The Teacher be beaten with whips,
The Foundation be suspended on wood;
That Strength might grow weak;
That the Healer might be wounded;
That Life might die.

Adapted from Sermons 191.1 by Augustine of Hippo, author unknown.

And I like how this blogger continues:

…That the hungry may have bread,
The thirsty a fountain,
Those asleep, a light;
That the lost may find The Way,
The false may live in Truth,
The fools may astound the wise,
The worthless may find their worth;
That the weak may be strong;
That the wounded may be healed;
That the dead may live again.

Christmas Carol Mashup

Can you guess the 19 Christmas Carols in this mashup?

He came down to earth from heaven,
Who is God and Lord of all,
Mary bore sweet Jesus Christ
To be our sweet Saviour.
Word of the Father, now in flesh appearing,
God with man is now residing,
Yonder shines the infant light
Born that man no more may die.

Joy! Joy! Jesus Christ was born for this
He hath ope’d the heav’nly door
Our spirits by Thine advent here
Disperse the gloomy clouds of night
And death’s dark shadows put to flight
Guide us to Thy perfect light.

The stars in the bright sky
Looked down where he lay
The world in solemn stillness lay
To hear the angels sing.
The angel of the Lord came down:
“Now to the Lord sing praises,
All you within this place,
Let steeple bells be swungen,
Heavenly hosts sing Alleluia!
Ye who now will bless the poor
Shall yourselves find blessing.”

And all the souls on earth shall sing,
On Christmas Day, on Christmas Day,
The glories of his righteousness,
And wonders of His love.
Good tidings we bring to you and your kin;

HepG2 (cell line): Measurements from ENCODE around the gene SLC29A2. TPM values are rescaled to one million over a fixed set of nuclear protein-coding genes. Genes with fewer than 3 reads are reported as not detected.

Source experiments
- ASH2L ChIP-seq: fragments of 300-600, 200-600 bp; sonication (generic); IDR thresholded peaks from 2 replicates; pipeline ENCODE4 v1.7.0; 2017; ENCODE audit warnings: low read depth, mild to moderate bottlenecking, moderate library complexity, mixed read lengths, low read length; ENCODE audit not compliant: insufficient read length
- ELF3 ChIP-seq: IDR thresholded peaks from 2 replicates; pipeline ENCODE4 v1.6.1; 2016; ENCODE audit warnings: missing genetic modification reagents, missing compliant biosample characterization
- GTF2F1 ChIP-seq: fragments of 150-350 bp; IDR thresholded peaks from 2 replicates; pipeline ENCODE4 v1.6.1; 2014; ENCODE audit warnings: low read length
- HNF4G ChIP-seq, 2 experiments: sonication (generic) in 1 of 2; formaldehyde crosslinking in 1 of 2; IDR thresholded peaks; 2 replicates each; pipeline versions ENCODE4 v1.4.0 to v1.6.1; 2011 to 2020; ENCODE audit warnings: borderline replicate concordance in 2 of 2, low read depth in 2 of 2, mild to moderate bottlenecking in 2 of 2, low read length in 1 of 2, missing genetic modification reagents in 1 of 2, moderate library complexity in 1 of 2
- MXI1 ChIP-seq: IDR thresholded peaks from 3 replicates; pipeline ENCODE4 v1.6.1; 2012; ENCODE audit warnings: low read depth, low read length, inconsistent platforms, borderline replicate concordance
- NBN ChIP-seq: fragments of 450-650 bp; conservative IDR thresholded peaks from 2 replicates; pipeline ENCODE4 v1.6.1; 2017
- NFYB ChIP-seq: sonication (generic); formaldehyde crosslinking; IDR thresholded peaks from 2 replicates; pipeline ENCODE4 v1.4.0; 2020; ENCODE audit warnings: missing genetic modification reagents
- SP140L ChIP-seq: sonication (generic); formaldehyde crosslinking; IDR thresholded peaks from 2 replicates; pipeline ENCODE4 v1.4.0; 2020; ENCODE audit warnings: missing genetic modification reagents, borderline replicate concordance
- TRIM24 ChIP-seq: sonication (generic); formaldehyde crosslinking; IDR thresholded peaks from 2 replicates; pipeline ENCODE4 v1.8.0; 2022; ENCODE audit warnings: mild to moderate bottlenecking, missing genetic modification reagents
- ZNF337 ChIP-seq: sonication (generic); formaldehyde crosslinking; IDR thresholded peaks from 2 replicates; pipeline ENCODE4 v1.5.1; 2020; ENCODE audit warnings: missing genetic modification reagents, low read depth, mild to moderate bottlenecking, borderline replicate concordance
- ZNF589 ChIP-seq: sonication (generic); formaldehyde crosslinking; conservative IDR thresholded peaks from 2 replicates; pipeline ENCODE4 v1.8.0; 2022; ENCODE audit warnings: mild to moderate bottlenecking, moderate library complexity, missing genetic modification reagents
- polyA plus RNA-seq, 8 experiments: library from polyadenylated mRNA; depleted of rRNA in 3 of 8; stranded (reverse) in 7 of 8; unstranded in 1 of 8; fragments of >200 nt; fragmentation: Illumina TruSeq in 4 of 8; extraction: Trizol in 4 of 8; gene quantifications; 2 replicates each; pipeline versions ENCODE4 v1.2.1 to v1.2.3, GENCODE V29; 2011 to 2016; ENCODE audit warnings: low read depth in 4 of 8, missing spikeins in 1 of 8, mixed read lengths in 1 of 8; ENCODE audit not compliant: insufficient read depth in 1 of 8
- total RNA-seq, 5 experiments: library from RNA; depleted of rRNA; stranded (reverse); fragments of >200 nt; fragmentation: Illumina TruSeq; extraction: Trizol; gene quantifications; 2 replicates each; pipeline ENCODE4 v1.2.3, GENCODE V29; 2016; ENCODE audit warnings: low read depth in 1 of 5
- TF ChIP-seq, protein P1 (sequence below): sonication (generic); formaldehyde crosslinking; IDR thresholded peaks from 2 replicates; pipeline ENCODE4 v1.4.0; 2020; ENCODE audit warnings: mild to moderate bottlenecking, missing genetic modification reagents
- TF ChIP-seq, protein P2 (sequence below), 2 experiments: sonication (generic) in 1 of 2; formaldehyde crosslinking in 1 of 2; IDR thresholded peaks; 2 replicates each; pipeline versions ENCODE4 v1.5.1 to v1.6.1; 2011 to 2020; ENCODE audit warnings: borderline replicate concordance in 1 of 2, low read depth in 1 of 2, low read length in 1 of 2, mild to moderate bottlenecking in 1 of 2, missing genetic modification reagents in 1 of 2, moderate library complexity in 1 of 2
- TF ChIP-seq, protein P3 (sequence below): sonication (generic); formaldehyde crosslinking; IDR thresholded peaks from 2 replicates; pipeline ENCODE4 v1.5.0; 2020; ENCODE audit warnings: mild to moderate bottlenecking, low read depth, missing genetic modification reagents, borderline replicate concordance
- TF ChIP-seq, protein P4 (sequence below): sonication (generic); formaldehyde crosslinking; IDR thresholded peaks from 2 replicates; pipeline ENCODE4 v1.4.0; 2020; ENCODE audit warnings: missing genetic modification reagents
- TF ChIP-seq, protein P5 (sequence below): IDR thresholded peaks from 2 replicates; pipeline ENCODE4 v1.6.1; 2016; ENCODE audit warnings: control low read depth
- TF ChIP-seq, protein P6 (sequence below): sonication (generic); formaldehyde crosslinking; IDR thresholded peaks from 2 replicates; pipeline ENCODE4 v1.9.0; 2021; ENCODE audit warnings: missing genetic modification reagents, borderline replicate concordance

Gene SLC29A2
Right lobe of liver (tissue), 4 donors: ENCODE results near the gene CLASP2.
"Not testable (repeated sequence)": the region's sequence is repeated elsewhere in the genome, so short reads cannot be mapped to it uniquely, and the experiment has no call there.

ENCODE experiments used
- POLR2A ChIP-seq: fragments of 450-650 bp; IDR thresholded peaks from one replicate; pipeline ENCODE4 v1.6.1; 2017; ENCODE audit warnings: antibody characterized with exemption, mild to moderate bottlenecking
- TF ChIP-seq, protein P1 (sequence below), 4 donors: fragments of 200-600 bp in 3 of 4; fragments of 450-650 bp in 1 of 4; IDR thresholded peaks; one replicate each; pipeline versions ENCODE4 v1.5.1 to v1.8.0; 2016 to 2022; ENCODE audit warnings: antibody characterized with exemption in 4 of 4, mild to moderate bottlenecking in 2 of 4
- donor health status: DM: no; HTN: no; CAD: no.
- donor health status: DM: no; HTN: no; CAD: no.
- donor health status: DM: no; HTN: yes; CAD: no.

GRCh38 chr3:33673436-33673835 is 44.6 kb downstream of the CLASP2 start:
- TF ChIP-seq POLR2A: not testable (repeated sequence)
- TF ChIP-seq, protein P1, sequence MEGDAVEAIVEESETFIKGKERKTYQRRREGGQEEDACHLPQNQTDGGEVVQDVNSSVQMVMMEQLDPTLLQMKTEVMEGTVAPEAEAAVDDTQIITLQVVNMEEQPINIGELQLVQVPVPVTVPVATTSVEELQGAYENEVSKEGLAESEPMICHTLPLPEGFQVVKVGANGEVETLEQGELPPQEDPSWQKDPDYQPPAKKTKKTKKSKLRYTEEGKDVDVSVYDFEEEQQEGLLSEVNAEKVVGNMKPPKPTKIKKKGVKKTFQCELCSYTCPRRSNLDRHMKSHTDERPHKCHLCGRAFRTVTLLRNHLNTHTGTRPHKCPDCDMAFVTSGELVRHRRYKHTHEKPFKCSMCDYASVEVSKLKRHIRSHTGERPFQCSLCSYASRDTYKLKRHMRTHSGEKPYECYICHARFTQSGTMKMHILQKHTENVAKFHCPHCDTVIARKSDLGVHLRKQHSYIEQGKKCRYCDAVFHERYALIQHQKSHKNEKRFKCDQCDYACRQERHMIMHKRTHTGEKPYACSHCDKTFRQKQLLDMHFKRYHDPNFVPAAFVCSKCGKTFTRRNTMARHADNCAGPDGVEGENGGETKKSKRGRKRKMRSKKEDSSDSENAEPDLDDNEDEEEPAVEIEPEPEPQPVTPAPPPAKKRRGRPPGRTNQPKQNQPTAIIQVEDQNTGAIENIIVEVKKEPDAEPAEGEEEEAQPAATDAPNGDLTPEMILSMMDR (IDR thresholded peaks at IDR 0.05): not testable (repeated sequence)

Born is the King of Israel!

Printable version

If you only had one prayer to pray, what would it be?

In the 19th century Russian tale ‘The Way of the Pilgrim‘ a pilgrim journeys across Russia, seeking to practise Paul’s command to “pray without ceasing” (1 Thess 5:17) by constantly repeating the ‘Jesus Prayer‘,”Lord Jesus Christ, Son of God, have mercy on me, a sinner“, an ancient confessional long-revered in Eastern churches. More recently, evangelicals became enthusiastic about repeating daily the prayer of Jabez“Oh that you would bless me indeed and enlarge my territory! Let your hand be with me, and keep me from the evil one.” (1 Chronicles 4:9-10).

Inspired by the pilgrim’s tale*, I pondered my own choices: if I had to choose a simple prayer to repeat constantly, what would it be? Not that I disliked the ‘Jesus Prayer’, but curiosity left me wondering if there was an even simpler option. Perhaps “Help me, God!” or “Come, Holy Spirit“? “Abba, father” or “Jesus, let your kingdom come“? What was the most basic, most fundamental prayer of my life? Certainly I would have rated all of these as fundamental at various times. But in musing on this question again recently, I came to a even simpler answer.

I want every prayer that I pray to acknowledge who God is and who I am. For I have authority and agency: what I do and say matters. Yet it is God who loves me, calls to me, rescues me, sets me on my feet, and sends me. It is his Spirit that gives me new life, his kingdom which compels me. How could a single prayer encompass so much? Was there a prayer that would reflect the most fundamental desires of my life: to live in agreement with how God has made me, and what he says about me, to be filled with the Spirit, and to submit my life to his purposes and kingdom rule? When I put it that way the answer seemed obvious: agreement and submission can be summed up in a single word.

I believe that the simplest, and most fundamental, prayer that I can pray is “Yes.”